“With wit and style, Whiting Award-winner Teddy Wayne strips away the elite veneer of the overachieving denizens of Harvard. . . Loner is comic and chilling campus coming-of-age at its best.” —Shelf Awareness

"A frightening portrayal of privilege." —Marie Claire

"Deft, involving...There is comic brio, but also an insider's precision, to Wayne's depiction...what is most frightening about Wayne's antihero protagonist (and narrator) is not how different he is from us--but how porous a border separates his monstrousness from our normalcy." —Chicago Tribune

"The reader is...compelled to frantically turn the pages."Publishers Weekly

"Wayne’s writing is spiky and electric...it reminded me of the early work of Jeffrey Eugenides...But if Loner at first appears to be a comedy of manners, it quickly veers into something far creepier...the reader may go from enjoying Loner to finding the experience not just uncomfortable but excruciating."  —The New York Times Book Review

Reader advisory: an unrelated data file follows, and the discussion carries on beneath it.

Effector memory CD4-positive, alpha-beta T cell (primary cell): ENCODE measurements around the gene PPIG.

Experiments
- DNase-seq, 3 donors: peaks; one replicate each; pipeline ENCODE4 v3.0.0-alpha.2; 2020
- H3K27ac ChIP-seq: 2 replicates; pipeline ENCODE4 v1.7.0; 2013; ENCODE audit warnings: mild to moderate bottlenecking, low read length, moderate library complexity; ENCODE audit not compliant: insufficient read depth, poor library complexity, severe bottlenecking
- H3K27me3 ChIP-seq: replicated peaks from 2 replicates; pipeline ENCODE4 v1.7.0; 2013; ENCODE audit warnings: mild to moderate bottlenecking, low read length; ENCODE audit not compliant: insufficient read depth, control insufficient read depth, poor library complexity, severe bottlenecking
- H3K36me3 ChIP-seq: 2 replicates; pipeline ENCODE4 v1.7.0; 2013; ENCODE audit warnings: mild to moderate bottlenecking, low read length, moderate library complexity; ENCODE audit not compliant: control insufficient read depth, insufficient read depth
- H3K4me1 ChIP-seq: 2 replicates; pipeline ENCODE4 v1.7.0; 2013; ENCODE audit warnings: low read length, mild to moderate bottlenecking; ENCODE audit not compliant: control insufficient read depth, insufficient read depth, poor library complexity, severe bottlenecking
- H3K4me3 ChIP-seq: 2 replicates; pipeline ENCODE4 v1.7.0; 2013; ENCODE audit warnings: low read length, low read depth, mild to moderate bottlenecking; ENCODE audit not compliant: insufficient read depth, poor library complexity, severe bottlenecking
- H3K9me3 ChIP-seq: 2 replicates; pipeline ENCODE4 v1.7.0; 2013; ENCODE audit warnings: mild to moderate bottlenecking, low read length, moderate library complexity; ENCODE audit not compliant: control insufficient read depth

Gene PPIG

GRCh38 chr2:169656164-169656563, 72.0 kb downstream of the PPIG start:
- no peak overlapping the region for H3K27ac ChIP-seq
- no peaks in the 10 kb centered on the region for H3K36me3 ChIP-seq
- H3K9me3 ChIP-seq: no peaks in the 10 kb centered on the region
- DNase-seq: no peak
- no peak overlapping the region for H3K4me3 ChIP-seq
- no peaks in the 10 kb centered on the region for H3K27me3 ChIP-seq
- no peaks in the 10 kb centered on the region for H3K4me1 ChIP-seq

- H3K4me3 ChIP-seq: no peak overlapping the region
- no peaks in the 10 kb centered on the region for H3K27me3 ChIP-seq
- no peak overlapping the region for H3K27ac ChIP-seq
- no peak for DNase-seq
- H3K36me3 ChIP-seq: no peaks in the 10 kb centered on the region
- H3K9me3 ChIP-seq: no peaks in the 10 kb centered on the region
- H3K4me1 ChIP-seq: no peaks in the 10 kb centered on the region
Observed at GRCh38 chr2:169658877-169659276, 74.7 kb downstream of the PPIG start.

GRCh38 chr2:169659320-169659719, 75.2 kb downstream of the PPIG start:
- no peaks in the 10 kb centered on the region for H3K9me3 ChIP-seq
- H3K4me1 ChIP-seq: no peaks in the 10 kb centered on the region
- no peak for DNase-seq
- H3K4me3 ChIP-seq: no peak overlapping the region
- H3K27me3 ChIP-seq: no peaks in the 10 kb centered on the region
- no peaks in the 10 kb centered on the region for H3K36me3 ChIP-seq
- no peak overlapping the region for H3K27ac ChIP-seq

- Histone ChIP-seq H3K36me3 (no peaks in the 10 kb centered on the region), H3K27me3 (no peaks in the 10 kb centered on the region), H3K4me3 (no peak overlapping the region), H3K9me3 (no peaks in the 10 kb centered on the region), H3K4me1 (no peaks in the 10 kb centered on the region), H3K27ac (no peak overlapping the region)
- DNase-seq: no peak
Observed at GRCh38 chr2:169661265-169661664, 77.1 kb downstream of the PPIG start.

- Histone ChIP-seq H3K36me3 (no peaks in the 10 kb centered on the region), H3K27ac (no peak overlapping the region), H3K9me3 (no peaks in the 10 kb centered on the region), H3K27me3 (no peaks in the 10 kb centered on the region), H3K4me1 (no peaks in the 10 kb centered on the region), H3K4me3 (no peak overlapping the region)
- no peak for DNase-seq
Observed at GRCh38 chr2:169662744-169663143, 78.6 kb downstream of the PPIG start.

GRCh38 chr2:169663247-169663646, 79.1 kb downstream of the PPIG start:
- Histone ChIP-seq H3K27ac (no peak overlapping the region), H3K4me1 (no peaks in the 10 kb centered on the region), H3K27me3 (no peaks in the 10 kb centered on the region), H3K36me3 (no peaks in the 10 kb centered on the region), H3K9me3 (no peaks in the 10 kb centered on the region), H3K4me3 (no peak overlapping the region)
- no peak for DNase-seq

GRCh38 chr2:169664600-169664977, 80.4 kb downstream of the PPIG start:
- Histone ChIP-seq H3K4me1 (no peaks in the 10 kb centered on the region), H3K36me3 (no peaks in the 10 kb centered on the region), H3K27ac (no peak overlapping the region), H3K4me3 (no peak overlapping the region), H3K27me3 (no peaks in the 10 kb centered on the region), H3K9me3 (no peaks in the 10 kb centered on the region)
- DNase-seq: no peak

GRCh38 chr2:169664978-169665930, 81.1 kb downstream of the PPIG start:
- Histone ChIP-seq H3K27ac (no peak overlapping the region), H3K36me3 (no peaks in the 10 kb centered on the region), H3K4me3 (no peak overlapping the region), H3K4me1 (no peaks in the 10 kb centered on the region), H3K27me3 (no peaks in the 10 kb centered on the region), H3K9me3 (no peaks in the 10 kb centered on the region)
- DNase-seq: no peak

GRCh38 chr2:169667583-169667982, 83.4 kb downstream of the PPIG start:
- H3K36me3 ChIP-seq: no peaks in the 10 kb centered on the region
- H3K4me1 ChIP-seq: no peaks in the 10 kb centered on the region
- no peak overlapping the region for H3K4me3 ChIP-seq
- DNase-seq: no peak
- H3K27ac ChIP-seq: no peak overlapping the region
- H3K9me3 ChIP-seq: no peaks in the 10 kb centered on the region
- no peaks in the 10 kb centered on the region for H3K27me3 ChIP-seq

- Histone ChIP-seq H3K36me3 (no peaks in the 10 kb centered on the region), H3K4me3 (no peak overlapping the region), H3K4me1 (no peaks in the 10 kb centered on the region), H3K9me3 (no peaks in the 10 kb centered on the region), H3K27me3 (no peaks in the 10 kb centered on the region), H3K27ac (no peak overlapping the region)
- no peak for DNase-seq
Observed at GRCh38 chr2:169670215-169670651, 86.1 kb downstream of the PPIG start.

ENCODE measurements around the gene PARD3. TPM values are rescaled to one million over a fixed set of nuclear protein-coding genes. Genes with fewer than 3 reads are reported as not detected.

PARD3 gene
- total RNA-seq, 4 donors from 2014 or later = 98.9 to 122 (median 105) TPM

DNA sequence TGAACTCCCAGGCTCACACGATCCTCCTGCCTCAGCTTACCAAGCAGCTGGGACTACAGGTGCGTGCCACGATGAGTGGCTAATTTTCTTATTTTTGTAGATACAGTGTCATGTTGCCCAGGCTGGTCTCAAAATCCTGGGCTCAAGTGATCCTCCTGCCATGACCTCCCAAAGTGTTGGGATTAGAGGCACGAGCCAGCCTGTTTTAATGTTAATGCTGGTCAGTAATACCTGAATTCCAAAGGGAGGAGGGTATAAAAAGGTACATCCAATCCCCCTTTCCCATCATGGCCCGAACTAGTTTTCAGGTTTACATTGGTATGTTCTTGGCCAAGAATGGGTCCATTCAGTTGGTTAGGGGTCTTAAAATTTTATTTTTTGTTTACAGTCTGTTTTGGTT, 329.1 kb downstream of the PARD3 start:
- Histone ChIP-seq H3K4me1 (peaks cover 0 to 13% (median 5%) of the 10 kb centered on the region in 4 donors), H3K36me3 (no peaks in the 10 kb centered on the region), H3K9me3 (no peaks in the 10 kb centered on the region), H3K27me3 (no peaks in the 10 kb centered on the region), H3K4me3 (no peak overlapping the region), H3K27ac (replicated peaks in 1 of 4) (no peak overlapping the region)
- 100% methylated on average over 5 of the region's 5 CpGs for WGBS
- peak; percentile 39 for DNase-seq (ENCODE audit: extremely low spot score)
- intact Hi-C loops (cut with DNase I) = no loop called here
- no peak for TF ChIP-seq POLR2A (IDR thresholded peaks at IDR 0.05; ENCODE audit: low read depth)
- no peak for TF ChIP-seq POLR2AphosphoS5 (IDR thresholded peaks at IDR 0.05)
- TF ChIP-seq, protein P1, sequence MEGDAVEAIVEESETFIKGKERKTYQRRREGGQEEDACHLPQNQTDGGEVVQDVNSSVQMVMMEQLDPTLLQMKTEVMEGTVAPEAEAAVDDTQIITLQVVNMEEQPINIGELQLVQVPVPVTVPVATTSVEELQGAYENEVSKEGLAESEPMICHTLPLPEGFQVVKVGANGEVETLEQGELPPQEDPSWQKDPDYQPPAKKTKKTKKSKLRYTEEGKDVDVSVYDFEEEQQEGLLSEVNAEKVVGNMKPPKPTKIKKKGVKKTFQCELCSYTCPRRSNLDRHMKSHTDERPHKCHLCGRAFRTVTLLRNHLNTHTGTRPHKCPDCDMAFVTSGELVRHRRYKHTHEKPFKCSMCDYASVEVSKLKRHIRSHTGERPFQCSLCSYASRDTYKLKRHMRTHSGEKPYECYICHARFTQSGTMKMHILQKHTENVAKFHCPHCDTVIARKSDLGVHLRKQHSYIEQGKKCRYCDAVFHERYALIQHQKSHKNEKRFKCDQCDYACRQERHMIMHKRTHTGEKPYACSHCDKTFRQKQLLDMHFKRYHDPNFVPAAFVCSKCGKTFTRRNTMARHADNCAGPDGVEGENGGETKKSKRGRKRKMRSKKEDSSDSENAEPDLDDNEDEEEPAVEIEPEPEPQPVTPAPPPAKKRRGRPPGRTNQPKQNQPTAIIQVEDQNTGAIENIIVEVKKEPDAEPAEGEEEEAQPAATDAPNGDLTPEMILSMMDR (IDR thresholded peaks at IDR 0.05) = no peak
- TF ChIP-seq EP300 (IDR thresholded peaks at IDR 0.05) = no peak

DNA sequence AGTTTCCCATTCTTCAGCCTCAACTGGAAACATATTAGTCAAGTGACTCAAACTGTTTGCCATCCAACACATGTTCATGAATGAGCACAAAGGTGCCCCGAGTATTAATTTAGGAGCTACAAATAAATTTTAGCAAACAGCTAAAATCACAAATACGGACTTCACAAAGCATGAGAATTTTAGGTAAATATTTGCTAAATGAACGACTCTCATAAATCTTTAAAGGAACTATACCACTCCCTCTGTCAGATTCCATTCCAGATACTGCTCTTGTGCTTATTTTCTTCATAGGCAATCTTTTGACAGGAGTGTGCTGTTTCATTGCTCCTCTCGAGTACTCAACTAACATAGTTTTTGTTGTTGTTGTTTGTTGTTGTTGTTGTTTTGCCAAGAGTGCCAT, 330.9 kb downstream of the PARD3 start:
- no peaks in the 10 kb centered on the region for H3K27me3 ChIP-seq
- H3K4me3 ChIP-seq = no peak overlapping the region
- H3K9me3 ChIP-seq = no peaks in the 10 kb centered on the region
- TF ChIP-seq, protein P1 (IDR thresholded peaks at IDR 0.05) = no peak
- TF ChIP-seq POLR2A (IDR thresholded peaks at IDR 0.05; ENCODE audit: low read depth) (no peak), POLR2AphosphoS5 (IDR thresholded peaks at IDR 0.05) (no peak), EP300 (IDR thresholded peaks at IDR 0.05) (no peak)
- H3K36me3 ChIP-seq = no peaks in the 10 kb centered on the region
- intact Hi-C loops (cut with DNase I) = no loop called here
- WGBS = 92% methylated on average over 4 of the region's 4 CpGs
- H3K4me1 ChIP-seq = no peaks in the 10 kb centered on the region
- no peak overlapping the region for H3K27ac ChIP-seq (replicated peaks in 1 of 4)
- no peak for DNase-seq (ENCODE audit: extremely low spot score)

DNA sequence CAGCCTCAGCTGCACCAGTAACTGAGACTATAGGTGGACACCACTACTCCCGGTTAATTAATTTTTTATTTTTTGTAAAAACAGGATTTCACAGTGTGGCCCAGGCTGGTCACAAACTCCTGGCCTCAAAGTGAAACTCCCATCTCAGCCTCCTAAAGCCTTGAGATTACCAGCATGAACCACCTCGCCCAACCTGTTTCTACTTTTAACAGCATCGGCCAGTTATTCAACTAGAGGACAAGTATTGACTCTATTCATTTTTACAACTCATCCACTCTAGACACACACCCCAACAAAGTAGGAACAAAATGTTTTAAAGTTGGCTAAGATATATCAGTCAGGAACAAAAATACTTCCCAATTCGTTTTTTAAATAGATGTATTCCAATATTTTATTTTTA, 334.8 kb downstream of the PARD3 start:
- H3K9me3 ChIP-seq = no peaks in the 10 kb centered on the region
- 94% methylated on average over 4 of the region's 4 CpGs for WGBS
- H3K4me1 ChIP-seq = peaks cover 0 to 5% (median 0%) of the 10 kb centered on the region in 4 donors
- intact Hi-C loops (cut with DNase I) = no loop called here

"Magnetic...incredibly compelling." —BookPage

"Wayne has crafted a magnificent story. Thrilling, engrossing, and infuriating, Loner harks back—in a completely contemporary timbre—to literary classics that create compelling portraits of repellant characters, e.g., Crime and Punishment, The Great Gatsby, Lolita." —PopMatters